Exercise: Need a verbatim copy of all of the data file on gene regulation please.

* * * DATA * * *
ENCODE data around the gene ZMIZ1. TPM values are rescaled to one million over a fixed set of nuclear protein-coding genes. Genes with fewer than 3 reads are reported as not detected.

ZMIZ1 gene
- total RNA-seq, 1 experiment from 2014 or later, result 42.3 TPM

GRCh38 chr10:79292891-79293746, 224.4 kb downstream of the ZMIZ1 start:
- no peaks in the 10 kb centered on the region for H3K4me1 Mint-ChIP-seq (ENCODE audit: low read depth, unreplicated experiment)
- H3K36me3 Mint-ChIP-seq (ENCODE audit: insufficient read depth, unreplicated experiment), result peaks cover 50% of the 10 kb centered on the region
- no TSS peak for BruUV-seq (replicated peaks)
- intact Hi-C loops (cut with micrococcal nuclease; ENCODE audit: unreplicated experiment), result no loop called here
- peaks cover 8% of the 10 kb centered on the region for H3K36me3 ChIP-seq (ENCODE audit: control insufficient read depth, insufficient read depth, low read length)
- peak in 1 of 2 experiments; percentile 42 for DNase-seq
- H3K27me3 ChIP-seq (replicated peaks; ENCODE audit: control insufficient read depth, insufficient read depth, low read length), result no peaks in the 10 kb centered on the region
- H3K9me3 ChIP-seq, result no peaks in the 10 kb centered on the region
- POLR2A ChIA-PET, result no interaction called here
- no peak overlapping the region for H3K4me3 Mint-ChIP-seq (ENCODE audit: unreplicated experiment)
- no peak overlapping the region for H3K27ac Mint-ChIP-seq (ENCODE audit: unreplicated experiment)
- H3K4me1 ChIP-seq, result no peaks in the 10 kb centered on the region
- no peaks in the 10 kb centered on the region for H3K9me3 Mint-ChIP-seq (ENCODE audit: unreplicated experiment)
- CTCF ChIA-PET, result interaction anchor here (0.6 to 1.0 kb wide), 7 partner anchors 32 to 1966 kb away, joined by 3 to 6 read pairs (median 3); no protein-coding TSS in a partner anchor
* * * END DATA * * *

ENCODE data around the gene ZMIZ1. TPM values are rescaled to one million over a fixed set of nuclear protein-coding genes. Genes with fewer than 3 reads are reported as not detected.

ZMIZ1 gene
- total RNA-seq, 1 experiment from 2014 or later, result 42.3 TPM

GRCh38 chr10:79292891-79293746, 224.4 kb downstream of the ZMIZ1 start:
- no peaks in the 10 kb centered on the region for H3K4me1 Mint-ChIP-seq (ENCODE audit: low read depth, unreplicated experiment)
- H3K36me3 Mint-ChIP-seq (ENCODE audit: insufficient read depth, unreplicated experiment), result peaks cover 50% of the 10 kb centered on the region
- no TSS peak for BruUV-seq (replicated peaks)
- intact Hi-C loops (cut with micrococcal nuclease; ENCODE audit: unreplicated experiment), result no loop called here
- peaks cover 8% of the 10 kb centered on the region for H3K36me3 ChIP-seq (ENCODE audit: control insufficient read depth, insufficient read depth, low read length)
- peak in 1 of 2 experiments; percentile 42 for DNase-seq
- H3K27me3 ChIP-seq (replicated peaks; ENCODE audit: control insufficient read depth, insufficient read depth, low read length), result no peaks in the 10 kb centered on the region
- H3K9me3 ChIP-seq, result no peaks in the 10 kb centered on the region
- POLR2A ChIA-PET, result no interaction called here
- no peak overlapping the region for H3K4me3 Mint-ChIP-seq (ENCODE audit: unreplicated experiment)
- no peak overlapping the region for H3K27ac Mint-ChIP-seq (ENCODE audit: unreplicated experiment)
- H3K4me1 ChIP-seq, result no peaks in the 10 kb centered on the region
- no peaks in the 10 kb centered on the region for H3K9me3 Mint-ChIP-seq (ENCODE audit: unreplicated experiment)
- CTCF ChIA-PET, result interaction anchor here (0.6 to 1.0 kb wide), 7 partner anchors 32 to 1966 kb away, joined by 3 to 6 read pairs (median 3); no protein-coding TSS in a partner anchor